Executive Briefings

Offshoring Has Lost Its Luster

Reshoring is delivering wide-ranging benefits for an increasing number of U.S. manufacturers, who see it as a way to maintain (or regain) global competitiveness. According to the Reshoring Initiative, in 2003 about 140,000 jobs were lost to offshoring. In 2014, for the first time in two decades, the U.S. realized a net gain of 10,000 reshored jobs.

You can expect to see more deep drawn reshoring in particular, because Boston Consulting Group predicts fabricated metal products will be one of the top sectors to benefit from this growing trend. In fact, the Reshoring Initiative says through 2014, 30 companies in this sector have already restored 1,721 jobs to American soil.

During the late 20th century, manufacturers saw financial salvation in moving production facilities overseas. They saw the lower cost of labor and processing, and at the time, lower material costs. But, as so many American manufacturers have seen, the lower price tag came at a cost.

Times have changed, and not just economically. Wages in Asia have risen dramatically in recent years, especially in China, reducing or virtually eliminating any cost advantage. Meanwhile, lengthy supply chains eat up time and expose companies to multiple vulnerabilities from inconsistent product quality to costly port slowdowns.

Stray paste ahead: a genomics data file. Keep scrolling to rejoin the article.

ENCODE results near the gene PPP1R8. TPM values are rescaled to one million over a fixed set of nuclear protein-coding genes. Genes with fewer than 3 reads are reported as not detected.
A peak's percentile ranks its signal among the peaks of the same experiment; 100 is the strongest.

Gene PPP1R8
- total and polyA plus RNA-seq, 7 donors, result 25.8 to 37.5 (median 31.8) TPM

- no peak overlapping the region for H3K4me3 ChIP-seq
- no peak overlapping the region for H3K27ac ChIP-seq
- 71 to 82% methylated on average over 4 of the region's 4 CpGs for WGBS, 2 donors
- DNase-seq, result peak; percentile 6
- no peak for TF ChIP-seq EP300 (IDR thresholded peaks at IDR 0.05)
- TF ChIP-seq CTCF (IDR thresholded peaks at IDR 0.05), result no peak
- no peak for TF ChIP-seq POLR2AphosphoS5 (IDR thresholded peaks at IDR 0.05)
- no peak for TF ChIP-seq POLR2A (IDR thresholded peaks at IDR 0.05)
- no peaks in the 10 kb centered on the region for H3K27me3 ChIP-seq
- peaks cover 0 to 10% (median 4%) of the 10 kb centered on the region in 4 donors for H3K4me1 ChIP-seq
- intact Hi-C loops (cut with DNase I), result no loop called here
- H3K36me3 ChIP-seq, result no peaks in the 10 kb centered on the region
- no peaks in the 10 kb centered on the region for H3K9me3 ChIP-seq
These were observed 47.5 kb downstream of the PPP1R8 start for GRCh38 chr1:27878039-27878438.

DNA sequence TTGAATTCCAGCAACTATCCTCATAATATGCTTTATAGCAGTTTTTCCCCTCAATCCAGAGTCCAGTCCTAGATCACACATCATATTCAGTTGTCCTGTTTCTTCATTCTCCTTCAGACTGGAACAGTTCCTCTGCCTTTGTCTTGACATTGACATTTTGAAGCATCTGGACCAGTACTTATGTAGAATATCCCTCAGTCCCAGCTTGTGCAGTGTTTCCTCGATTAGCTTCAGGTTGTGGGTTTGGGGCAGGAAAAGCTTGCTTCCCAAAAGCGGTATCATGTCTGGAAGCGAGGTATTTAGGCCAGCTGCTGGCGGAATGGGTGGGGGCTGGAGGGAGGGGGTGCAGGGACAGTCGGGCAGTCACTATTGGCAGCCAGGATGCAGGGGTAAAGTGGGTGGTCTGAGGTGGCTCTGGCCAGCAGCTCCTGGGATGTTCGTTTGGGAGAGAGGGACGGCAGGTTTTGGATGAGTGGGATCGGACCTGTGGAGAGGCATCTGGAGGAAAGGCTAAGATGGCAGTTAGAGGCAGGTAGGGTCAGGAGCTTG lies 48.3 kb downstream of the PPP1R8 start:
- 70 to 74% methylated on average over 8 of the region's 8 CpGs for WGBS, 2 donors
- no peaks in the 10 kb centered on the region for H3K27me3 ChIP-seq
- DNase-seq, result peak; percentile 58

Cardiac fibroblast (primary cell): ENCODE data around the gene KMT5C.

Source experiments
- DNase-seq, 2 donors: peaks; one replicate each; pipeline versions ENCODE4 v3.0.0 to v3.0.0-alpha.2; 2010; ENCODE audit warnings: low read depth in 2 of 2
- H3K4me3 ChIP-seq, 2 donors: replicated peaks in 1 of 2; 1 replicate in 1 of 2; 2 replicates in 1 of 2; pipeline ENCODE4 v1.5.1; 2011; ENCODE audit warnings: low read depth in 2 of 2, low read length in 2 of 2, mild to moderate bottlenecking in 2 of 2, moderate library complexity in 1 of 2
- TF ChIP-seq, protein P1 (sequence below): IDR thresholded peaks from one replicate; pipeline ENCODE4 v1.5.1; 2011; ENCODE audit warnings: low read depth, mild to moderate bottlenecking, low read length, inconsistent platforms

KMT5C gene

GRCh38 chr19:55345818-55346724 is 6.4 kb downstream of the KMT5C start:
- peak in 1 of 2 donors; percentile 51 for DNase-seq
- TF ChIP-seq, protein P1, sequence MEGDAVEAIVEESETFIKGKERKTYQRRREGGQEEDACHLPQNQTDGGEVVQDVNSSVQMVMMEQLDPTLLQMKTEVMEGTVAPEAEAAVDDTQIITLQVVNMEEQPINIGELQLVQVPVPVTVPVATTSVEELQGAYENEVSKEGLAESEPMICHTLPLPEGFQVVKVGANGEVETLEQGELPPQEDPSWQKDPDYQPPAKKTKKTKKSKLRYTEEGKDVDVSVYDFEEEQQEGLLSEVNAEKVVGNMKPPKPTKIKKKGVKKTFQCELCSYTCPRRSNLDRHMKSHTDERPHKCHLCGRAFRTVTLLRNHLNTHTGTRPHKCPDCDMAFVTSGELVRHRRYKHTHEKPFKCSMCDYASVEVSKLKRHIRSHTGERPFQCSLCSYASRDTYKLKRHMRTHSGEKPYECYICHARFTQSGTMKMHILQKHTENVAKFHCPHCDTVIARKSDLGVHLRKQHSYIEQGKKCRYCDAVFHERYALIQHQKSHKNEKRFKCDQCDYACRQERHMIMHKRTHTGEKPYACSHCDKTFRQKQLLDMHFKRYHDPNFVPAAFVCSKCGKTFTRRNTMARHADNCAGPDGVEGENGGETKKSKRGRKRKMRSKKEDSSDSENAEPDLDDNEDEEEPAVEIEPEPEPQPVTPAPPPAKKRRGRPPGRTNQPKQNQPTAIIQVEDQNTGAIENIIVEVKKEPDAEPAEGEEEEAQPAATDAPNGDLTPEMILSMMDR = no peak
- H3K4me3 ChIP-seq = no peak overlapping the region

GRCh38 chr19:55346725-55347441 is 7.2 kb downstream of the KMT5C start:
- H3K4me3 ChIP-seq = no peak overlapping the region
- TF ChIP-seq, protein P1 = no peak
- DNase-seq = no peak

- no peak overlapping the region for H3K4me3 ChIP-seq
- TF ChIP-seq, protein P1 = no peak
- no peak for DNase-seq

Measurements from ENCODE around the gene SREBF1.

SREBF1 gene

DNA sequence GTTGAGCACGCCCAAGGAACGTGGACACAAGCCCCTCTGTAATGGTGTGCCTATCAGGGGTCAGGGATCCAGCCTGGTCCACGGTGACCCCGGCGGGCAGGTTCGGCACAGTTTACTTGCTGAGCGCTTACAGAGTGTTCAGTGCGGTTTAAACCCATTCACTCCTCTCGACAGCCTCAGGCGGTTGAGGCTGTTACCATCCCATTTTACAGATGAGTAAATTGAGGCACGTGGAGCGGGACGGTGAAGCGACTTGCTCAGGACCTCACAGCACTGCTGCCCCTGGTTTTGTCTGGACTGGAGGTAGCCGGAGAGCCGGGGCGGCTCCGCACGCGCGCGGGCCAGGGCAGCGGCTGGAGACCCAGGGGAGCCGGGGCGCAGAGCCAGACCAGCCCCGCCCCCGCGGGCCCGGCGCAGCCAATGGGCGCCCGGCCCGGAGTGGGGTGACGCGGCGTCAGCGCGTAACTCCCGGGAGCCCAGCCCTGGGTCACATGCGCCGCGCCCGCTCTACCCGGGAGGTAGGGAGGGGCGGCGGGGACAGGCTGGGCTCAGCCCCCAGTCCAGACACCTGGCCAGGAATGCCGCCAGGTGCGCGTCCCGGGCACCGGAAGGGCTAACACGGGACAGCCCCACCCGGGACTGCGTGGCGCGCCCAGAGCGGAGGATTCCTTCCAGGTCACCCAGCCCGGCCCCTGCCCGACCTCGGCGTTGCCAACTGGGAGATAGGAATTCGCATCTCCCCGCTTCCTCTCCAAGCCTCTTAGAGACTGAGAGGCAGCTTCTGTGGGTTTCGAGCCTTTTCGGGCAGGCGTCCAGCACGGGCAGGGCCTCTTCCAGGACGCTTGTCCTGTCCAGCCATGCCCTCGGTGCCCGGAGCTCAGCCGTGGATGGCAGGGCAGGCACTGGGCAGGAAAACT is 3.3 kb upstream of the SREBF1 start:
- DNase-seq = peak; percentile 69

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You can expect to see more deep drawn reshoring in particular, because Boston Consulting Group predicts fabricated metal products will be one of the top sectors to benefit from this growing trend. In fact, the Reshoring Initiative says through 2014, 30 companies in this sector have already restored 1,721 jobs to American soil.

During the late 20th century, manufacturers saw financial salvation in moving production facilities overseas. They saw the lower cost of labor and processing, and at the time, lower material costs. But, as so many American manufacturers have seen, the lower price tag came at a cost.

Times have changed, and not just economically. Wages in Asia have risen dramatically in recent years, especially in China, reducing or virtually eliminating any cost advantage. Meanwhile, lengthy supply chains eat up time and expose companies to multiple vulnerabilities from inconsistent product quality to costly port slowdowns.

Read Full Article